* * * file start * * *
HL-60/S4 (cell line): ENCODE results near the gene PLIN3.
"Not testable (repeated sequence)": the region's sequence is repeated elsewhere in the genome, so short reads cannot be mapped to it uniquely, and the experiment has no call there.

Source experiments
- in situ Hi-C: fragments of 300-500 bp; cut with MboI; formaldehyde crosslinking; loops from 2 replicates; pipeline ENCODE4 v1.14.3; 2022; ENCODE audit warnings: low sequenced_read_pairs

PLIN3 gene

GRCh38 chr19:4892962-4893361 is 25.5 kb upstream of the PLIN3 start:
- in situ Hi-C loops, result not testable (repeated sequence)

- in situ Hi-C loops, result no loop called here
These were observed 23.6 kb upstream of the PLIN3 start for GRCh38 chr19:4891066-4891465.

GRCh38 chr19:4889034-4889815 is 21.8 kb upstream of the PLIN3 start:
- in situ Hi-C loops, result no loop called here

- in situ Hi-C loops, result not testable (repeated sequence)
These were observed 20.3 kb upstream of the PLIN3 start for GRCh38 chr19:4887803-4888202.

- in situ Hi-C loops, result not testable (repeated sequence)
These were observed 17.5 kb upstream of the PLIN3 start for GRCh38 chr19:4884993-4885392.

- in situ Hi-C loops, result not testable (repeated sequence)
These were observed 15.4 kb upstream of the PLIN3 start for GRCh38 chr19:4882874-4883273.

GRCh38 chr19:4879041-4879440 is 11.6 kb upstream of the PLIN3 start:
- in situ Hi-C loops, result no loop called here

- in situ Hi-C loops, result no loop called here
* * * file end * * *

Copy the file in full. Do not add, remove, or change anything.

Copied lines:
HL-60/S4 (cell line): ENCODE results near the gene PLIN3.
"Not testable (repeated sequence)": the region's sequence is repeated elsewhere in the genome, so short reads cannot be mapped to it uniquely, and the experiment has no call there.

Source experiments
- in situ Hi-C: fragments of 300-500 bp; cut with MboI; formaldehyde crosslinking; loops from 2 replicates; pipeline ENCODE4 v1.14.3; 2022; ENCODE audit warnings: low sequenced_read_pairs

PLIN3 gene

GRCh38 chr19:4892962-4893361 is 25.5 kb upstream of the PLIN3 start:
- in situ Hi-C loops, result not testable (repeated sequence)

- in situ Hi-C loops, result no loop called here
These were observed 23.6 kb upstream of the PLIN3 start for GRCh38 chr19:4891066-4891465.

GRCh38 chr19:4889034-4889815 is 21.8 kb upstream of the PLIN3 start:
- in situ Hi-C loops, result no loop called here

- in situ Hi-C loops, result not testable (repeated sequence)
These were observed 20.3 kb upstream of the PLIN3 start for GRCh38 chr19:4887803-4888202.

- in situ Hi-C loops, result not testable (repeated sequence)
These were observed 17.5 kb upstream of the PLIN3 start for GRCh38 chr19:4884993-4885392.

- in situ Hi-C loops, result not testable (repeated sequence)
These were observed 15.4 kb upstream of the PLIN3 start for GRCh38 chr19:4882874-4883273.

GRCh38 chr19:4879041-4879440 is 11.6 kb upstream of the PLIN3 start:
- in situ Hi-C loops, result no loop called here

- in situ Hi-C loops, result no loop called here